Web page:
A look at the development of Marcus Gilbert is telling, as the Pittsburgh Post-Gazette’s Bob Smizik observed shortly before Munchak’ s arrival, “…Gilbert maintained his starting role at right tackle all season but allowed 11 of the 43 sacks of Roethlisberger and 30 quarterback hurries.”

  • While is career has been hobbled by injuries, under Munchak, Marcus Gilbert grew into one of the NFL’s better right tackles.

While Maurkice Pouncey was already flourishing before Munchak arrived and David DeCastro probably would have flourished as well, Mike Munchak’ s real genius showed in his work with players like Kelvin Beachum, Chris Hubbard, B.J. Finney, Matt Feiler and especially Alejandro Villanueva, who didn’t even play offensive line in college.

Of the men mentioned above, only Beachum got a call on draft day, and then as a 7th round pick in the 2012 NFL Draft, but all of them have stepped in as starters on the Steelers offensive line and effectively provided protection for Ben Roethlisberger or opened holds for the likes of Le’Veon Bell, DeAngelo Williams or James Conner.

The details behind Mike Munchak’s decision to bolt to the Broncos remain unknown. One of Munchak’ s daughters and grand children live in Denver, and that is why Munchak is so strongly attracted to the Broncos head coaching job. Others have suggested he wishes to escape the Antonio Brown circus.

Regardless, Mike Munchak did a tremendous job in Pittsburgh, and the Steelers will miss him.

Don’t Sell Shaun Sarrett Short

While losing Mike Munchak is clearly a blow for the Pittsburgh Steelers coaching staff, it would be a mistake for Steelers fans to sell Shaun Sarrett short. Mike Tomlin’s decision to fire Jack Bicknell immediately after the 2013 season surprised many. The Steelers 2013 offensive line had started very poorly, but improved by season’s end.

As Gerry Dulac of the Pittsburgh Post-Gazette observed at the time:

Curiously, the offensive line improved as the season wore on.
After allowing 36 sacks in the first nine games, the Steelers allowed just seven in the final seven games. And the running game that averaged just 3.4 yards in the first 11 games averaged 4.1 yards in the final five games.

Why would Mike Tomlin fire his offensive line coach after seeing such improvement? Because as the 2013 season wore on, the offensive assistant Shaun Sarrett, and not Bicknell, began giving the lineman their individual instruction.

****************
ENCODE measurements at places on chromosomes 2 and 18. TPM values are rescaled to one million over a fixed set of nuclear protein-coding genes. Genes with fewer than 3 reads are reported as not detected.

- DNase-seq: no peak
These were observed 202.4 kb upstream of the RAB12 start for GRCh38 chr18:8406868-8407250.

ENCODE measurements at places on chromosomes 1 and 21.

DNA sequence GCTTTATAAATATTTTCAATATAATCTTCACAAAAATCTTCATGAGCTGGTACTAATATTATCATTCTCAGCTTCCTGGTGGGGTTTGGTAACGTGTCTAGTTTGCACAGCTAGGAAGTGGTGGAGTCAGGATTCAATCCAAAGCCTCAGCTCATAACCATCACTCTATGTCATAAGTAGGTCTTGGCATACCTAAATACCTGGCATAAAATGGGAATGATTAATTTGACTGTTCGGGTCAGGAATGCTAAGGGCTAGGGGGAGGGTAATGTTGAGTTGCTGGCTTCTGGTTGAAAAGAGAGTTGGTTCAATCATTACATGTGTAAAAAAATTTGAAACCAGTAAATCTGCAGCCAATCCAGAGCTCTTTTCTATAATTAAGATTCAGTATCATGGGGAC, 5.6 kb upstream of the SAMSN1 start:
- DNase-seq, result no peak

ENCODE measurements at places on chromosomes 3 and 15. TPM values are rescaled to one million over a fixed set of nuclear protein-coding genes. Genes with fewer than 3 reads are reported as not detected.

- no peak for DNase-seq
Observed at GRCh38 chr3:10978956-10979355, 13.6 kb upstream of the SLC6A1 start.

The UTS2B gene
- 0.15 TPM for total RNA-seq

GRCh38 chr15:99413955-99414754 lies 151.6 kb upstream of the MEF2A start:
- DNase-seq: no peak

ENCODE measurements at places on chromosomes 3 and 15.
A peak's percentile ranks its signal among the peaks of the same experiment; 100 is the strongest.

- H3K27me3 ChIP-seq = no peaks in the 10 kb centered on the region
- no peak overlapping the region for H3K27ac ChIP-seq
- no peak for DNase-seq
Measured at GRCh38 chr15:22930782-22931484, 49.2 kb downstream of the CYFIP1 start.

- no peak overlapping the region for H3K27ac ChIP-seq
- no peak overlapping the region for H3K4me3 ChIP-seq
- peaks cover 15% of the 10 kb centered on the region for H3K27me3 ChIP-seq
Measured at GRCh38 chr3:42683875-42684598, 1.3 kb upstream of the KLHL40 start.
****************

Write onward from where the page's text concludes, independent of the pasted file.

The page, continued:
• If Mike Munchak proved anything during his time in Pittsburgh, it was that he was an excellent teacher.

Shaun Sarrett has been at Mike Munchak’s side as he has mentored and molding one of the best offensive lines in the NFL, and it is fair to conclude that Munchak taught Sarrett a thing or two about coaching.

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Mike Tomlin Can’t Win With His Own Super Bowl Talent, Just Bill Cowher’s

You know the old refrain by now. Yes, Mike Tomlin, the Steelers head coach since 2007, has won a Super Bowl (Super Bowl XLIII, following the 2008 season), but he won that Super Bowl with the talent bequeathed to him by Bill Cowher, who passed on to the great network in the sky and became an NFL studio analyst for CBS.

  • You see, Mike Tomlin never has been and never will be a great coach with great game-day abilities.

He simply stepped into the perfect situation with so much stock-piled talent (and let’s not forget about a coaching staff that included Dick LeBeau as his defensive coordinator), and not only did he auto-pilot Pittsburgh to a Super Bowl in just his second season at the helm, he road the team’s coattails to another Super Bowl appearance two years later.

Mike Tomlin, Bill Cowher, Steelers head coaches

Mike Tomlin and Bill Cowher. Photo Credit: Antonella Crescimbeni, Post-Gazette

Unfortunately, after Mike Tomlin squeezed every last ounce out of Bill Cowher’s players and coaching staff, he’s been unable to duplicate the same success with his own talent and a coaching staff that he mostly hand-picked. (By the same token, Kevin Colbert is only able to win Super Bowls with Tom Donahoe’s talent, but that’s another rant.)

You know the old refrain by now. Despite having Super Bowl-level talent–the very best talent in the league, they say–all of these years, Mike Tomlin has wasted the latter portion of Ben Roethlisberger’s career by failing to bring home a seventh, eighth and possibly even a ninth Super Bowl.